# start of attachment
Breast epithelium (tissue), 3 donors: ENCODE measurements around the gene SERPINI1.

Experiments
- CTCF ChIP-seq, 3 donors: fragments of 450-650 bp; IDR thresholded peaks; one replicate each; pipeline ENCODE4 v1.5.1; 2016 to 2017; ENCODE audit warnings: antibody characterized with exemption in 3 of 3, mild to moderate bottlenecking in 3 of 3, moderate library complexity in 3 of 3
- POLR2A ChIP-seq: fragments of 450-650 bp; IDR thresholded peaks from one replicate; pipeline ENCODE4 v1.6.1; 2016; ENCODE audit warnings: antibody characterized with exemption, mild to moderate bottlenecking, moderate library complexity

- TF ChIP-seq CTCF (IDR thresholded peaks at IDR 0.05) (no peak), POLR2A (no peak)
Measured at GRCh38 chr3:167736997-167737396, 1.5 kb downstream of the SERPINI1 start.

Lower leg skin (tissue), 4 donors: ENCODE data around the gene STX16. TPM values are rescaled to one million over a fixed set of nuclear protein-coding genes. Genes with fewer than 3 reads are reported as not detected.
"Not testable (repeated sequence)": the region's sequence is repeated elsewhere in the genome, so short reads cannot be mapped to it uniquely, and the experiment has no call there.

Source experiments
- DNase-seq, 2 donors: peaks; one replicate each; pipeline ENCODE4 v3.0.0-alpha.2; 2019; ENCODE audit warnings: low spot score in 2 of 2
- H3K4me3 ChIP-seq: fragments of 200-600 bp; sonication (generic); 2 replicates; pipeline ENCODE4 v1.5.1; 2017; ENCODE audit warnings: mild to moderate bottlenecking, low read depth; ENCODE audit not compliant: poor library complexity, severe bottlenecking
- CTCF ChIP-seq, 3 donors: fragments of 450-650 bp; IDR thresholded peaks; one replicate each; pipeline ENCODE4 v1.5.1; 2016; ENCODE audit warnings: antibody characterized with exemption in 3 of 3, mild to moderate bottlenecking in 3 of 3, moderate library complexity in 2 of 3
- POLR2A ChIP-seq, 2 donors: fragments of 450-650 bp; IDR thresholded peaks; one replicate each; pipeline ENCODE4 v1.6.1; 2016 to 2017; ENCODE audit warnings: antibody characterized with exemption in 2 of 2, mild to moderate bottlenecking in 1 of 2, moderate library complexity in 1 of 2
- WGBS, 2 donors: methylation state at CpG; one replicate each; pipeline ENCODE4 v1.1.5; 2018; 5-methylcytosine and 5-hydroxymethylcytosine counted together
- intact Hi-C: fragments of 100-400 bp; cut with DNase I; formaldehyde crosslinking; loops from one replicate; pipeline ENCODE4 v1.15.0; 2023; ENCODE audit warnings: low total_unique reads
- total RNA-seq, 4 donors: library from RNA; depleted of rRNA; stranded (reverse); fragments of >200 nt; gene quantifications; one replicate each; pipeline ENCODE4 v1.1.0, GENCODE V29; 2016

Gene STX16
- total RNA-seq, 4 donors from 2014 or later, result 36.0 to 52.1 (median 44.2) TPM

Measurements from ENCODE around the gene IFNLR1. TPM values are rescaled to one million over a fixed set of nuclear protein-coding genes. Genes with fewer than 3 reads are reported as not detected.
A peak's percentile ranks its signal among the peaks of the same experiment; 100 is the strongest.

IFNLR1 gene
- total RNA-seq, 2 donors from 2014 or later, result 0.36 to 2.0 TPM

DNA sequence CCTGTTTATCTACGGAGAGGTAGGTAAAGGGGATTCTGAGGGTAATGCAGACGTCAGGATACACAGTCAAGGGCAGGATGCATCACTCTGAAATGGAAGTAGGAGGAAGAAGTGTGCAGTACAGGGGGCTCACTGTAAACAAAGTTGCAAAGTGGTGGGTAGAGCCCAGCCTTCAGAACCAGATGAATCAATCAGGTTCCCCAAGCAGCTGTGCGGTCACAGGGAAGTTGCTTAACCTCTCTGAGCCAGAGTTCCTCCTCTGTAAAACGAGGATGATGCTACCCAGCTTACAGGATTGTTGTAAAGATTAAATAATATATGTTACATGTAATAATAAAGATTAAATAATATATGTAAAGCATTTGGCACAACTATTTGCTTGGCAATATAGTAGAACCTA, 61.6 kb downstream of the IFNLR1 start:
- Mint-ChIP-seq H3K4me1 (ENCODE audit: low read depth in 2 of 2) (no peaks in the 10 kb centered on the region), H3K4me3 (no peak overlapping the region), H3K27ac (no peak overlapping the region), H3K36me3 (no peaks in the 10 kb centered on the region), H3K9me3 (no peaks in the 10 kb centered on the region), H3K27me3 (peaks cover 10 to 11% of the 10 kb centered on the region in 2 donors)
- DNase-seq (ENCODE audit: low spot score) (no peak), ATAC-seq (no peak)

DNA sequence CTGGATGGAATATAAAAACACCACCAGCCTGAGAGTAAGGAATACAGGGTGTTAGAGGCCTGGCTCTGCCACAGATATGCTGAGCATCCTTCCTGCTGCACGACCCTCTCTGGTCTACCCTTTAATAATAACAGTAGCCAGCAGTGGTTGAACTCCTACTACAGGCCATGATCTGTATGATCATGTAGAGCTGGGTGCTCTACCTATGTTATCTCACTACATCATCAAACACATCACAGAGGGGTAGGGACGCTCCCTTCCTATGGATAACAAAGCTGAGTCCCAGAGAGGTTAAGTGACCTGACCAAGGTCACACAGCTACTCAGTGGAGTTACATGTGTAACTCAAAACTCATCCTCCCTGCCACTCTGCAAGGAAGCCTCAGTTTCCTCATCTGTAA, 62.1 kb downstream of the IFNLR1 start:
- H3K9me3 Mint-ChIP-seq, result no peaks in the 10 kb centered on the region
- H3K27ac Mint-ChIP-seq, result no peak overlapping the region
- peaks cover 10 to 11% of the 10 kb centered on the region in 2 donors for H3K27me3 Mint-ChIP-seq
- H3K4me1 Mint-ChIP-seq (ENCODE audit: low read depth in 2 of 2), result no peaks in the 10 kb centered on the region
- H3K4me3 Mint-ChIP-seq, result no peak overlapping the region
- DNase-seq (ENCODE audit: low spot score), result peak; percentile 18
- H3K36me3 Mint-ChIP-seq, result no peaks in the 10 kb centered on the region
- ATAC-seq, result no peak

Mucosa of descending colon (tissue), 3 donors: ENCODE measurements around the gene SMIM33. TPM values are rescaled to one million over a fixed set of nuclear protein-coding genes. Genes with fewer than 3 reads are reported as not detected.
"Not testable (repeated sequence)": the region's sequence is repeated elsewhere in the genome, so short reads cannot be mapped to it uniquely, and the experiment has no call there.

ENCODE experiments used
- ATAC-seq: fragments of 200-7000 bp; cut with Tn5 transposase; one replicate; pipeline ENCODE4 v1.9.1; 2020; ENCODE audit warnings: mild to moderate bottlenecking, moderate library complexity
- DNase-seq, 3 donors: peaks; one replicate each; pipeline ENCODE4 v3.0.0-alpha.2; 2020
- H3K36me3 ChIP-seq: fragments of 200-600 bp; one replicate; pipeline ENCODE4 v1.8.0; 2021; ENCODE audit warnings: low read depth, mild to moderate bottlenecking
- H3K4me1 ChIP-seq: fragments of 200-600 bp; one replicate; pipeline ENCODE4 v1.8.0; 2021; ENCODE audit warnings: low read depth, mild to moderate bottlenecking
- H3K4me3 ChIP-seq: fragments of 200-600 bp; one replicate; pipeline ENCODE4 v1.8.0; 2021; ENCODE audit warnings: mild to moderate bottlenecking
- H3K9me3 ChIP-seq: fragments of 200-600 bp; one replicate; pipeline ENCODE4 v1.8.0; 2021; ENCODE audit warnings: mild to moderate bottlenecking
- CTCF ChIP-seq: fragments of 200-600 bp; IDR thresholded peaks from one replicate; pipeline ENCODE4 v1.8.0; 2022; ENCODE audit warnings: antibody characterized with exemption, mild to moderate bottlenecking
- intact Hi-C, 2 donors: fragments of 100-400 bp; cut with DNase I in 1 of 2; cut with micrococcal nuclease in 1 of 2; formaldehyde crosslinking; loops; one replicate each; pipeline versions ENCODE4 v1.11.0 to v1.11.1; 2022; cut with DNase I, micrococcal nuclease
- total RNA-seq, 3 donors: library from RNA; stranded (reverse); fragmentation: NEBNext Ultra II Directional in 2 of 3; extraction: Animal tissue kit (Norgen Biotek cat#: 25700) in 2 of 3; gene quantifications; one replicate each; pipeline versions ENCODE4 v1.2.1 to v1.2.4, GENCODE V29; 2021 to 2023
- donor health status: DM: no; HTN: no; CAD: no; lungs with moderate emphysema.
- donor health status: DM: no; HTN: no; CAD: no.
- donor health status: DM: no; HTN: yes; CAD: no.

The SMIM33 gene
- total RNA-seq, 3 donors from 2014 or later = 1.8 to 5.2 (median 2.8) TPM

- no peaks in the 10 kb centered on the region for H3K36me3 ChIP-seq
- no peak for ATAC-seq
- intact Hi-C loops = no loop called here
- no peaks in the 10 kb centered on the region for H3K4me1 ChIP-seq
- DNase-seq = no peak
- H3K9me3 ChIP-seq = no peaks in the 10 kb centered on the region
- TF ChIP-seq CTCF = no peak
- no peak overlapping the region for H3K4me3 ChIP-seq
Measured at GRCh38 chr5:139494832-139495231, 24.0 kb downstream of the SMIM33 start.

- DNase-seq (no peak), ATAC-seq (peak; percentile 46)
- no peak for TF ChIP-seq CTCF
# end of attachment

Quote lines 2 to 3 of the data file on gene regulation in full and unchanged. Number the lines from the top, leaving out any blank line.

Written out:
Experiments
- CTCF ChIP-seq, 3 donors: fragments of 450-650 bp; IDR thresholded peaks; one replicate each; pipeline ENCODE4 v1.5.1; 2016 to 2017; ENCODE audit warnings: antibody characterized with exemption in 3 of 3, mild to moderate bottlenecking in 3 of 3, moderate library complexity in 3 of 3